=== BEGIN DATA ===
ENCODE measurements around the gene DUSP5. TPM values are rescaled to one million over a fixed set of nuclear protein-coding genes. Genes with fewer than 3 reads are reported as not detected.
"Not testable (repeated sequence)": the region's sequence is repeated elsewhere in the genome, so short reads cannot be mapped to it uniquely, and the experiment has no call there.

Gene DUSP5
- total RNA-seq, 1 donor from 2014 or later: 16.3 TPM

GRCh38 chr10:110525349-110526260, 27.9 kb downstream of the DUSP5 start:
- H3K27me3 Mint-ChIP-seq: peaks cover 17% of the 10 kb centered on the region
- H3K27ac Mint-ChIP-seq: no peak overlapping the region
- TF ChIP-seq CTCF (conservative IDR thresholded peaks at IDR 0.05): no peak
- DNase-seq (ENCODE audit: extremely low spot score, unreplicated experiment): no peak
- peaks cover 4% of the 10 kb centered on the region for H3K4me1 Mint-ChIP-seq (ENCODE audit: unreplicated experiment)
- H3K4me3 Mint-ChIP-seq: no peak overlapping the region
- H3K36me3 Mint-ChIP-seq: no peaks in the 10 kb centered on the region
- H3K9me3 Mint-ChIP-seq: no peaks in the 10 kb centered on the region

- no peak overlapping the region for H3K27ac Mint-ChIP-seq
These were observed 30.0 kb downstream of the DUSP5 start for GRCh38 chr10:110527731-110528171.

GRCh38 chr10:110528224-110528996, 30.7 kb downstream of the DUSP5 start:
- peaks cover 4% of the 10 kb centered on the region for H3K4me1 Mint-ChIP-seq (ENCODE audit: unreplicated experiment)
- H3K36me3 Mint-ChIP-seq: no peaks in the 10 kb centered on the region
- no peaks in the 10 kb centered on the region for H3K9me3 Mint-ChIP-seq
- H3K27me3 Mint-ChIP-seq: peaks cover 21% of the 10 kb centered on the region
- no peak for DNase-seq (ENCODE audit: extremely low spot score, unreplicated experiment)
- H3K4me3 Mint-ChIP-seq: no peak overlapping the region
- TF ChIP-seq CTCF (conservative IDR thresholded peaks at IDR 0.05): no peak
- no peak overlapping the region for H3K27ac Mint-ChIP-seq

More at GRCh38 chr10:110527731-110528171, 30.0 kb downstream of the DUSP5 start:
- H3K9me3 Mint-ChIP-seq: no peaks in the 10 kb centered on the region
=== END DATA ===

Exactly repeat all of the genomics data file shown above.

ENCODE measurements around the gene DUSP5. TPM values are rescaled to one million over a fixed set of nuclear protein-coding genes. Genes with fewer than 3 reads are reported as not detected.
"Not testable (repeated sequence)": the region's sequence is repeated elsewhere in the genome, so short reads cannot be mapped to it uniquely, and the experiment has no call there.

Gene DUSP5
- total RNA-seq, 1 donor from 2014 or later: 16.3 TPM

GRCh38 chr10:110525349-110526260, 27.9 kb downstream of the DUSP5 start:
- H3K27me3 Mint-ChIP-seq: peaks cover 17% of the 10 kb centered on the region
- H3K27ac Mint-ChIP-seq: no peak overlapping the region
- TF ChIP-seq CTCF (conservative IDR thresholded peaks at IDR 0.05): no peak
- DNase-seq (ENCODE audit: extremely low spot score, unreplicated experiment): no peak
- peaks cover 4% of the 10 kb centered on the region for H3K4me1 Mint-ChIP-seq (ENCODE audit: unreplicated experiment)
- H3K4me3 Mint-ChIP-seq: no peak overlapping the region
- H3K36me3 Mint-ChIP-seq: no peaks in the 10 kb centered on the region
- H3K9me3 Mint-ChIP-seq: no peaks in the 10 kb centered on the region

- no peak overlapping the region for H3K27ac Mint-ChIP-seq
These were observed 30.0 kb downstream of the DUSP5 start for GRCh38 chr10:110527731-110528171.

GRCh38 chr10:110528224-110528996, 30.7 kb downstream of the DUSP5 start:
- peaks cover 4% of the 10 kb centered on the region for H3K4me1 Mint-ChIP-seq (ENCODE audit: unreplicated experiment)
- H3K36me3 Mint-ChIP-seq: no peaks in the 10 kb centered on the region
- no peaks in the 10 kb centered on the region for H3K9me3 Mint-ChIP-seq
- H3K27me3 Mint-ChIP-seq: peaks cover 21% of the 10 kb centered on the region
- no peak for DNase-seq (ENCODE audit: extremely low spot score, unreplicated experiment)
- H3K4me3 Mint-ChIP-seq: no peak overlapping the region
- TF ChIP-seq CTCF (conservative IDR thresholded peaks at IDR 0.05): no peak
- no peak overlapping the region for H3K27ac Mint-ChIP-seq

More at GRCh38 chr10:110527731-110528171, 30.0 kb downstream of the DUSP5 start:
- H3K9me3 Mint-ChIP-seq: no peaks in the 10 kb centered on the region